I contacted another guy and was told that GtG is hard to model. I, however, would like to attempt to do a very rough approximation, which probably wouldn't be perfect. Formulas for GtG is hard to find, but if you can find anything remotely similiar, that'd be appreciated too!
Let's use electronics as a rough/approximate analog. Squarewaves often have ripples at the end. Are you able to find any formulas for voltage transitions including ripple at the end?
GtG can have behaviors like:
- Slow curve; traditional LCD GtG
- Fast cliff; almost resembling squarewave -- e.g. 1ms LCD on a 16.7ms refresh cycle (60Hz)
- Ripples at the end (overshoot) - amplified during overdrive
- Ripples are very different at top end versus center versus bottom end. Ripples often don't go beyond full-black and full-white. So an anntenuator formula would be needed that depends on the values
- GtG inertia can bleed over multiple refresh cycles. So sequence can matter. GtGtGtG ... transition back to black is faster if you do BBWB than if you do WWWB since often the W is an incomplete transition white in BBWB (four refresh cycles: black, black, white, black) so returning to black is faster.
- GtG can contain minor stairstepping artifacts.
About the GtG stairstepping effect -- example http://www.testufo.com/blurtrail
on pale yellow on an off-blue background, non-strobed. This is because each refresh gives a new "kick" to the LCD pixel. Transition is sudden during each voltage push. So you see a gradual transition curve interrupted with minor stairstep artifacts at, say, 8.3ms intervals (caused by the new voltage push on the pixel at the discrete refresh intevals). e.g. GtG from black to white can be quick transition from 0% to 95% white, then between refreshes a slow floating transition from 95-96% white, then the next refresh cycle gives it a quick transition from 96% white to 99% white, then between refreshes a slow floating transition from 99% white to 99.1% white, then the third refresh cycle gives it a quick kick from 99.1% white to 99.9% white (falling below noisefloor at that point, 99.9% white human indistinguishable from 100% white). I've seen this in GtG graphs before. Newer LCD's are faster, so the stairstepping artifact is much more minor and hard to see, but you can discover the GtG starstepping artifact for certain color combinations when you play with http://www.testufo.com/blurtrail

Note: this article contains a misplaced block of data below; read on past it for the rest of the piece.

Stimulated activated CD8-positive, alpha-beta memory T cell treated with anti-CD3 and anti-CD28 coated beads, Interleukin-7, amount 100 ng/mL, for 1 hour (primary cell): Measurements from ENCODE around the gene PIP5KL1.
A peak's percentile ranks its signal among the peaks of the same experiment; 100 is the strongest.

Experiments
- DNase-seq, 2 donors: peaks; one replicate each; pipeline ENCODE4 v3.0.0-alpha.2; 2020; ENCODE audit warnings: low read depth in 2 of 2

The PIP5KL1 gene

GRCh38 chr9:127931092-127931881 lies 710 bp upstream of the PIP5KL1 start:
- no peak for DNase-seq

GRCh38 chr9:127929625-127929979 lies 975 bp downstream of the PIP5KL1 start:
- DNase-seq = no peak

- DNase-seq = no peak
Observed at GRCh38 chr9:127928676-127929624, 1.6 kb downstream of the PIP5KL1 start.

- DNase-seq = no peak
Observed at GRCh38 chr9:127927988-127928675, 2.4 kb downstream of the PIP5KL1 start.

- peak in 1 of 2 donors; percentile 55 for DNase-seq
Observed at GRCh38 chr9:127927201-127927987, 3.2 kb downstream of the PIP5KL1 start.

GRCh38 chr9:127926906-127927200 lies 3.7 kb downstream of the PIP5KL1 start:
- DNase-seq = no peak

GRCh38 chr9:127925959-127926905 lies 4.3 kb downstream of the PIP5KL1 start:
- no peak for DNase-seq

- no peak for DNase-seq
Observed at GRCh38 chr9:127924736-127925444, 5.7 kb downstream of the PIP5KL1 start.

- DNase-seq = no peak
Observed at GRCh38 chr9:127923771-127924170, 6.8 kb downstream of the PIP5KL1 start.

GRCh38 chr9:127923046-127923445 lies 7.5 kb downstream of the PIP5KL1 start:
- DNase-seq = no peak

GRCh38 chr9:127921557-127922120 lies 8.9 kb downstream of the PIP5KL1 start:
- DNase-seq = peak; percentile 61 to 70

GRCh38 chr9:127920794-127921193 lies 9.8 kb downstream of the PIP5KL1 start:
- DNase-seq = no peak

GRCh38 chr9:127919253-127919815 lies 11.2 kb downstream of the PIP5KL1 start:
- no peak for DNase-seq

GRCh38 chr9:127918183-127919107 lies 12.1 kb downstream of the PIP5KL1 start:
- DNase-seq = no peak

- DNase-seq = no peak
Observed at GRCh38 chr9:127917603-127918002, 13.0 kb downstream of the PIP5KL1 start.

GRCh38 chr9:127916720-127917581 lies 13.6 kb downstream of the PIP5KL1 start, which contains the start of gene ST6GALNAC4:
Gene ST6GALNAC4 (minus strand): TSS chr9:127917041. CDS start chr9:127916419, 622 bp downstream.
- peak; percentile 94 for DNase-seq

-- the motion blur then shows minor ghosts (some forms of LCD ghosts are simply the GtG stairstepping artifact manifesting itself). It's harder to find on many new LCDs but easy to find on older LCDs. The GtG stairstepping occurs when the motion blur trail has sharp steps in them, e.g. regular persistence blur followed immediately by a sharp boundary to a ghost blur (remnant GtG from last refresh), then sometimes another sharp boundary to a third ghost blur (remnant GtG from three refresh ago). The sharp boundaries between the tiered blurs is the voltage pulses onto the pixel at the refresh intervals. I can model for these GtG stepping effects separately using a separate "push" formula that works on the original formula.
It would not be a catchall for all LCDs as response on VA can be very different from TN very different from IPS, but it would be a more realistic mathematical approximation of generic LCD response, than any GtG formulas has ever done before. You are much better at formulaic creation than I am, but I immediately recognize that GtG transitions can be simulated/modelled much more accurately than they currently are today. Maybe even help trailblaze a new science paper, as co-author (if a scientist/researcher is willing to work together with me).